Most of the show concerns George’s escapades, unrelated to education. When George answers the phone, George is mistaken for the Man with the Yellow Hat, who has taken to bed with a cold. Mistaken identity is a classic source of humor, and people with colds often sound like apes, so it is a plausible scenario.

The white-coated scientists finish by telling George/Man with the Yellow Hat, “Drink lots of water and fruit juice, it will help you beat a cold.”   The Man with the Yellow Hat agrees, saying “drinking lots of fluids will help cure a cold.”

Fluid intake has no impact on the course of a cold, homeopathic claims not withstanding, although it is important not to get dehydrated (yes, I know.  People get volume short, food is dehydrated) which is a common complication if one is not careful when one has a fever.

Of course, no recommendation, however much is part common lore, is immune from the meta-analysis.  And fluids for respiratory tract infections are no exception:

We found no randomised controlled trials comparing increased and restricted fluid regimens in patients with respiratory infections. Two prospective prevalence studies reported hyponatraemia at rates of 31% and 45% for children with moderate to severe pneumonia (see table).1 2 None of these children showed clinical signs of dehydration. Symptoms associated with hyponatraemia were not reported, but four children with a serum sodium below 125 mmol/l died during one study.

We also found several case series in which patients with respiratory infections developed hyponatraemia, of which some were symptomatic. These patients were all successfully treated with fluid restriction.

Comment
We found data to suggest that giving increased fluids to patients with respiratory infections may cause harm. To date there are no randomised controlled trials to provide definitive evidence, and these need to be done. Until we have this evidence, we should be cautious about universally recommending increased fluids to patients, especially those with infections of the lower respiratory tract.

and

There is currently no evidence from RCTs for or against the recommendation to increase fluids in acute respiratory infections. The implications for fluid management of acute respiratory infections in the outpatient or primary care setting have not been studied in any RCTs to date. Some non-experimental (observational) studies report that increasing fluid intake in acute respiratory infections of the lower respiratory tract may cause harm.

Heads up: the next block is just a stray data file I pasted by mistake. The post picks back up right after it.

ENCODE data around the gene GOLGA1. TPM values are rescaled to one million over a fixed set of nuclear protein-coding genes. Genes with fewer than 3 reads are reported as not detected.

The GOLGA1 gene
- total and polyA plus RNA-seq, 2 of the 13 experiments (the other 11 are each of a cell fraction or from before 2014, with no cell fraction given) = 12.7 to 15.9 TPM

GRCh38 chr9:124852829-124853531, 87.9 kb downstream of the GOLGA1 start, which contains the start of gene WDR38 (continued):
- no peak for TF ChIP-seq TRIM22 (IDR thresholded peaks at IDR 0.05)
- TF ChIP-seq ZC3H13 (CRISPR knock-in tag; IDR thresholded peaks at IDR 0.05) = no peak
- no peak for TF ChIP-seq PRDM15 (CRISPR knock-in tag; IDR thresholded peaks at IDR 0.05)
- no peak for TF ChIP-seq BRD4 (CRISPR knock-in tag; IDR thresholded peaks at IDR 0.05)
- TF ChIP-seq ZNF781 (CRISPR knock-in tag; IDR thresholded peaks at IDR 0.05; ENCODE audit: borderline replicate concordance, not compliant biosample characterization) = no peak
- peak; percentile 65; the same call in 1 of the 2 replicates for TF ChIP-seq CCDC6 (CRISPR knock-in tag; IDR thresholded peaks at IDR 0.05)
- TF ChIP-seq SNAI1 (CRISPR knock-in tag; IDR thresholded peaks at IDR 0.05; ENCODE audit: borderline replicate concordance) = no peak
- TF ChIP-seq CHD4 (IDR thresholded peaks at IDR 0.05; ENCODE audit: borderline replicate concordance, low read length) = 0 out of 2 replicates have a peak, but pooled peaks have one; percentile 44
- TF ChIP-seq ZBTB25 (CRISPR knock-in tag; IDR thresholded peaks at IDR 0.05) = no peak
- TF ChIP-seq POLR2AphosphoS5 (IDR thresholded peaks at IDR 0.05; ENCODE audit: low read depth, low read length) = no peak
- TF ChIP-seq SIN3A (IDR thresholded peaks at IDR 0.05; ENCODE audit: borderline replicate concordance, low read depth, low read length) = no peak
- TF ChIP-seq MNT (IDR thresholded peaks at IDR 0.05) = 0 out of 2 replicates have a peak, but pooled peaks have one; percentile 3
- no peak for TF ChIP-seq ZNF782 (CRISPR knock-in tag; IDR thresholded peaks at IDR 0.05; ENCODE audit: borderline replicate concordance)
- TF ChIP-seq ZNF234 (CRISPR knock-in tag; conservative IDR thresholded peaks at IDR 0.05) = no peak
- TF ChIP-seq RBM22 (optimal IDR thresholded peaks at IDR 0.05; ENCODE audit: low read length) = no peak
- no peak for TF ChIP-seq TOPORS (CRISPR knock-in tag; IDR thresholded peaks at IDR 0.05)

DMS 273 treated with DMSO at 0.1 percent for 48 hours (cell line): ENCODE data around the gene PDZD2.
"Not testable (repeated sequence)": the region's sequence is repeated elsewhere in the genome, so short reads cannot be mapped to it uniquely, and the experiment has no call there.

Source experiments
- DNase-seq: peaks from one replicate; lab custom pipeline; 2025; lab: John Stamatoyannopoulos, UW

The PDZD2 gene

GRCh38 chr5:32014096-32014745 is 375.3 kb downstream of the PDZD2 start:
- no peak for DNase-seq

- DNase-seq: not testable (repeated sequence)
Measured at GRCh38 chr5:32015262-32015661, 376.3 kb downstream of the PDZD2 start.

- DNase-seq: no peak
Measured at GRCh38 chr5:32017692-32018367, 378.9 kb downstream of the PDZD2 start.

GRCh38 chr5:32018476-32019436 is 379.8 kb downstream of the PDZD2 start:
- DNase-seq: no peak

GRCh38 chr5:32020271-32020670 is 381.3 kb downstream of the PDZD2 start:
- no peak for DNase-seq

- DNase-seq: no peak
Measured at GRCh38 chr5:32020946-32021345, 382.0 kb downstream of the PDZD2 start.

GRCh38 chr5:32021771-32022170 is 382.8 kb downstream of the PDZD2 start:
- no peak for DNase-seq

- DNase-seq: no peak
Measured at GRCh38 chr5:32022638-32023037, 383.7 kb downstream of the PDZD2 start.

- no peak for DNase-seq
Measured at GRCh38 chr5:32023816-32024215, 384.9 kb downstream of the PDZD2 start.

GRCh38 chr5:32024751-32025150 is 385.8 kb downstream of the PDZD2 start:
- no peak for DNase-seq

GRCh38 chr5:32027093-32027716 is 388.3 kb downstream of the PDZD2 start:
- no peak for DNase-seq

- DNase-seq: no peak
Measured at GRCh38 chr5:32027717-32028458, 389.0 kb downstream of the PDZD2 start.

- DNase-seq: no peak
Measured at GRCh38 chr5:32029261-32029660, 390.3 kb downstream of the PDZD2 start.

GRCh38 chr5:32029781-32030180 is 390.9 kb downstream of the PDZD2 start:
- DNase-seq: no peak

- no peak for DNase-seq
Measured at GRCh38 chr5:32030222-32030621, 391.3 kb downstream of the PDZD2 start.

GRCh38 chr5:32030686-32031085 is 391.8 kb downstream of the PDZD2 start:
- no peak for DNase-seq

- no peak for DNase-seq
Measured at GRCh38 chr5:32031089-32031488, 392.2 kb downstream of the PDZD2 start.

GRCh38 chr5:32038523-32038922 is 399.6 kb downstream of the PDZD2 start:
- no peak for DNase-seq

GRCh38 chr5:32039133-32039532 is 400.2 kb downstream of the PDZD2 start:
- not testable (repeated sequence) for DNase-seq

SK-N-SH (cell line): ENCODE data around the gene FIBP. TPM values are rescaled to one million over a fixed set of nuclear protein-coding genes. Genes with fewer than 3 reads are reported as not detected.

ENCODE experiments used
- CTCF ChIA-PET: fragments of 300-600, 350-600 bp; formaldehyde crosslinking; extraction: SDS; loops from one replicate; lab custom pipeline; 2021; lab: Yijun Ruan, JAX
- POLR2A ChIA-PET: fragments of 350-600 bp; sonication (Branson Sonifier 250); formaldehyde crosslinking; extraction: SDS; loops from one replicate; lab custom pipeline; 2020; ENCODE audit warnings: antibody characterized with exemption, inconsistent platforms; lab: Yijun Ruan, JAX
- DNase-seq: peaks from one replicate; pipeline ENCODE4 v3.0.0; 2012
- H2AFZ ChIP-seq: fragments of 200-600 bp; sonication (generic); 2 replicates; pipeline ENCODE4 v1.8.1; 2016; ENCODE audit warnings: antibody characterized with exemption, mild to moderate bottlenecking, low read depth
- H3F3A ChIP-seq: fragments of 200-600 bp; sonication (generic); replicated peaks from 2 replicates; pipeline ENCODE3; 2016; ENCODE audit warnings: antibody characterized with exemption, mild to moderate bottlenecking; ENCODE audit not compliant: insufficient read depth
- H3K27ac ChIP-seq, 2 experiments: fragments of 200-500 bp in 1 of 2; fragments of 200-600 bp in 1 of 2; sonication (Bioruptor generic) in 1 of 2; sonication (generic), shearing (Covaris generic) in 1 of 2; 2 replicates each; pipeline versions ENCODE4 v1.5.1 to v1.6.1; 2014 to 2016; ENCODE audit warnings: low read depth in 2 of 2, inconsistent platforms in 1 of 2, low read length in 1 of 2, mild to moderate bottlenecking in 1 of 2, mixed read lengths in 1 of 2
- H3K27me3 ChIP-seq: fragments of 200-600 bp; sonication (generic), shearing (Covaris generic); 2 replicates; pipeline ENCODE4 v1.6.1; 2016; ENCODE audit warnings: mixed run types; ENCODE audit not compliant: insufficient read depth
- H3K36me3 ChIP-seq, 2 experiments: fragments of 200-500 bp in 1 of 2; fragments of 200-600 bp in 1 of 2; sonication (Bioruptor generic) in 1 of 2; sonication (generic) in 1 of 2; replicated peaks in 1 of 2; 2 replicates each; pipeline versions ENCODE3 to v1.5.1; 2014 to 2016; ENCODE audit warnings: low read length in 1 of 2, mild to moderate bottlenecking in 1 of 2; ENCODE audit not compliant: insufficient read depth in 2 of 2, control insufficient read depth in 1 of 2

Although these evaluations are  not specifically concerning colds.

Nor do fruit juices effect the course of a cold, although there is no harm in both the fluids and the nutrition provided by fruit juice.  If one were inclined, one could argue it is the vitamin C in the fruit juices that are of benefit, but I have been less than convinced by the antiviral/anticold efficacy of vitamin C. And perhaps the lack of research in the area is hampered by fear of patent infringement.

Then, after watching a soap, George tries to get the Man with the Yellow Hat better faster by treating turning the apartment into a faux hospital. More hilarity endues as the room is turned into an ersatz hospital by George. Unlike my hospital, George does not understand the importance of hand hygiene, and fails to wash his hands, perhaps the one important message you could give the demographic that watches Curious George: kids and their parents.

Later, when George is again mistaken as the Man with the Yellow Hat on the phone, the white-coated scientists tell George to “Feed a Cold and Starve a Fever.”  The scientists must be from the University of Old Wives Tales.   The origin of the advice, as best as can be determined, is

the ancient belief that cold symptoms were caused by a drop in bodily temperature and that stoking your internal furnace with fuel would restore health.

There is almost no clinical data, or basic physiologic principals, to support the concept of feeding a cold or starving a fever.  Of course, Medical Hypotheses has an answer:

We hypothesize that anorexia may represent a prehistoric behavioral adaptation to fight infection by maintaining T helper (Th)2 bias, which is particularly vital in fighting bacterial pathogens. Specifically, we propose that anorexia may avert the reduction of Th2/Th1 ratio by preventing feeding-induced neurohormonal and vagal output from the gut. Emerging evidence suggests that the vagal and neurohormonal output of the gut during feeding promotes Th1 function, which is desirable in fighting viral infections. Since fever may be an adaptation to fight bacteria and “colds” are generally viral in origin, the adage “starve a fever and feed a cold” may reflect a sensible behavioral strategy to tilt autonomic and Th balance in directions that are optimal for fighting the particular type of infection…Hydration and sleep, unexplained but widely accepted recommendations for flu patients, may also work by promoting vagal and Th1 functions. Modulating feeding, hydration, and sleep may prove beneficial in treating other conditions associated with abnormal autonomic and Th balance.